James Henry Van Dusen - update 8/21/2016

James Henry Van Dusen was born on January 26, 1838, in Scotland, Brant County, Ontario, Canada, the son of Abram (or Abraham or Abner, b. 1811) and Louisa (Malcolm, 1816-1853).

New York native Abram married Canadian-born Louisa in 1837 in Scotland, Ontario, Canada, where they resided for many years. Sometime after 1849 Abram brought his family to Michigan and by 1850 he was working as a physician and James was attending school with his younger brother Charles (who would also join the Third Michigan) and younger sister Cecilia in Detroit, Wayne County. Abram eventually settled his family on the western side of the state and by 1853 when Louisa died they were living in Grand Haven, Ottawa County. In about 1855 Abram remarried New York native Laura Robinson (b. 1813), and by 1860 he was practicing medicine in Grand Haven, Ottawa County. (He married his third wife Lucinda Newwell in about 1861 in Michigan.)

James stood 5’8” with brown eyes, black hair and a fair complexion and was a 23-year-old farm laborer probably living in Muskegon or Spring Lake, Ottawa County when he enlisted in Company A, joining his brother Charles, on November 12, 1861, at Grand Rapids for 3 years, and was mustered on December 23 at Detroit. James was reported as a clerk at (presumably Brigade) headquarters from August of 1862 through September, and indeed, according to his pension application declaration of 1905, he “was detailed in General Berry’s Brigade headquarters as clerk at Yorktown,” Virginia (which would have been in the spring of 1862).

By the end of June of 1862 he was sick in a hospital in Bottom’s Bridge, Virginia, suffering from”fever, ague and debility. He was absent sick in November, and allegedly deserted on November 12, 1862, at Alexandria, Virginia, although he claimed in later years that he had in fact been discharged, presumably for disability, at Alexandria, Virginia sometime in October of 1862.

It is not known if James returned to Michigan after his discharge from the army.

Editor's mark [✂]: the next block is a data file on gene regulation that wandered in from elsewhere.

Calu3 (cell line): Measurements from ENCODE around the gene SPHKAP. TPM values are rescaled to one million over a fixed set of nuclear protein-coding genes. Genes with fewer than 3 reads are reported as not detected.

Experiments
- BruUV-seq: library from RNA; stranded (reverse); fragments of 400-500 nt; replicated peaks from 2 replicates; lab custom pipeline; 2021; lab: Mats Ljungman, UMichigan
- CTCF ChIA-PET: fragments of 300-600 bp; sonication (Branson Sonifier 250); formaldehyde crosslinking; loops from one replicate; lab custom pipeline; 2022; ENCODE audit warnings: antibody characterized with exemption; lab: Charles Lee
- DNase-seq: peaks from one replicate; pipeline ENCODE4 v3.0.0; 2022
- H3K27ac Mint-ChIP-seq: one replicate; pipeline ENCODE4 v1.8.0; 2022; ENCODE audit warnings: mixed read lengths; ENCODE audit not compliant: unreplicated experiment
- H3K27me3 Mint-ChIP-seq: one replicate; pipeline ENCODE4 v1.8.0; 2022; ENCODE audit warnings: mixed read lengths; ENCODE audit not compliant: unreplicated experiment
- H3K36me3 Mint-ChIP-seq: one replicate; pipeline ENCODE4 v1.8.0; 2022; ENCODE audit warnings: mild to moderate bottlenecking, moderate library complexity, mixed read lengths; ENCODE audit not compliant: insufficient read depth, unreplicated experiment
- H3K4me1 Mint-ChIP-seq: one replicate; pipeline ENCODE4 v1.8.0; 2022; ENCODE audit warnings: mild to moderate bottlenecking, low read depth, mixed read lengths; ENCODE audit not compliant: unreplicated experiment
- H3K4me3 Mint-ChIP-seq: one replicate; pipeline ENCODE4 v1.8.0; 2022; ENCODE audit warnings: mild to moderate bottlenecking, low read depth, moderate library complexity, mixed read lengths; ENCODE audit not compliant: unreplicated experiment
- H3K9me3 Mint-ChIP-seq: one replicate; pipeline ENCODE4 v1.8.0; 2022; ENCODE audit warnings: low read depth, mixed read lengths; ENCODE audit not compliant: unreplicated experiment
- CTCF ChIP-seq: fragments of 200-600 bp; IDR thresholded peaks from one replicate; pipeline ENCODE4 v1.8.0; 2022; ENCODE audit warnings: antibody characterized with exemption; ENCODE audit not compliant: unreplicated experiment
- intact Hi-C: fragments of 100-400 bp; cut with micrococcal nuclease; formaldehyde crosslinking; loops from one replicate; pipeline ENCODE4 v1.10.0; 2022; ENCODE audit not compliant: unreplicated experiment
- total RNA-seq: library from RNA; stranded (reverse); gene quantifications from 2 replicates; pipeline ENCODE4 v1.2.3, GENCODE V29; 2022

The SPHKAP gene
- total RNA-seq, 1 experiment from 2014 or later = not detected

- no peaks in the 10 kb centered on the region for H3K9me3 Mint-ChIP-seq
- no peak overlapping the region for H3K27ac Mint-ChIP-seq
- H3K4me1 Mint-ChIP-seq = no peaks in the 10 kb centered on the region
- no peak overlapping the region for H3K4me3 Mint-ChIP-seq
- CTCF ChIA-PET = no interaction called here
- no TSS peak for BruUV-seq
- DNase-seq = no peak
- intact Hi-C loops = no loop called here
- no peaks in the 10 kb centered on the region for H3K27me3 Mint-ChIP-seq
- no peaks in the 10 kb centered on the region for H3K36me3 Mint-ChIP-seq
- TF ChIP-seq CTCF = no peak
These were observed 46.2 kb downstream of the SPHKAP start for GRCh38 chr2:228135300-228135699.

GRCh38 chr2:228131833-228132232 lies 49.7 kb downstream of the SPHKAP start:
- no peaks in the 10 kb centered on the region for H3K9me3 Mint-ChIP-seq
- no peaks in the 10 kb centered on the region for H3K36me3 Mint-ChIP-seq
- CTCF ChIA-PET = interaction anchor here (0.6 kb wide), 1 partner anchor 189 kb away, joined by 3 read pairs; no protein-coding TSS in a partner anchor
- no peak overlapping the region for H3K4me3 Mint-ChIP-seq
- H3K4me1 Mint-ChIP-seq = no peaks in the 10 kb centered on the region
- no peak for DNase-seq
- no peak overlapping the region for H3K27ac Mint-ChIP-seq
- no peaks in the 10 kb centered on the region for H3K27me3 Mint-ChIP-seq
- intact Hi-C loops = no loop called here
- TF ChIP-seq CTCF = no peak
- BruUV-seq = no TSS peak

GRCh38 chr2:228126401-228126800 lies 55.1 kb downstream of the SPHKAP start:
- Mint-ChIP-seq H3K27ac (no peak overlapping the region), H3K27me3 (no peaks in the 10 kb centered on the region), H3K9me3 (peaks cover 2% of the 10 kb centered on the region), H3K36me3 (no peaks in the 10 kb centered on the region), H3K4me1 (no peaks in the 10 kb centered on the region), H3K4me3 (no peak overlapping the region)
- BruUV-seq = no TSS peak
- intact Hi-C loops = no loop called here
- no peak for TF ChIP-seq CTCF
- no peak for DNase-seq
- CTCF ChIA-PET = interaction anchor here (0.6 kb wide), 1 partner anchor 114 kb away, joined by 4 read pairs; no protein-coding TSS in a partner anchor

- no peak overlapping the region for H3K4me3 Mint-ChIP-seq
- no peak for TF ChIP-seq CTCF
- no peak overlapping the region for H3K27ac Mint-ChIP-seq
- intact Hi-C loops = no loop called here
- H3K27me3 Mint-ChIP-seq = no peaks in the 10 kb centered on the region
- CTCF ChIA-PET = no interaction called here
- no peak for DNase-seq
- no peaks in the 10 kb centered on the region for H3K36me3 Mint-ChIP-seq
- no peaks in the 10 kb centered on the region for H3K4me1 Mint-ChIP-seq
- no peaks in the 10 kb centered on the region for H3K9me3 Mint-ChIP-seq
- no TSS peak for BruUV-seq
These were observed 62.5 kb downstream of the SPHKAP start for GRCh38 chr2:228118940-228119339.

He did however return to Brant County, Ontario, Canada, where he married Brant native Kate Malcolm (1846-1910) on April 7, 1863, in Brantford, and they had at least eight children: Charles H. (b. 1865), Alfred M. (b. 1867), Jennie L. 9b. 1869), Louis (b. 1870), Will W. (b. 1872), Stella (b. 1878), Mysta (b. 1879) and James M. (1881).

They settled in Scotland, Ontario where he worked as a druggist for many years. By 1906 he was still living in Scotland, but by 1912 he was reportedly living in Barrington, Massachusetts.

In 1905 his application for pension (no. 1,330,971) was rejected, reasons unknown, but possibly because the charge of desertion was never removed.

James was probably a widower when he died on February 12, 1918, probably in Brant and was buried in Scotland cemetery in Brant.

Simeon D. Woodard - update 9/11/2016

Simeon D. Woodard was born in 1843 in Canada, the son of Vermonter Dexter (1812-1895) and Artemissia (Dutcher, 1812-1898).

Simeon’s parents were married in 1829 and by 1851 the family was living in Norfolk County, Ontario, Canada. Sometime between 1855 and 1859 the family left Canada and by 1860 Simeon and his family had settled in Leoni, Jackson County.

Simeon stood 5’9” with blue eyes, light hair and a light complexion and was an 18-year-old farmer possibly living in Jackson County when he enlisted in Company B on May 13, 1861.

He was missing in action on July 2, 1863, at Gettysburg, Pennsylvania, and returned to the regiment on September 19 at Baltimore, Maryland.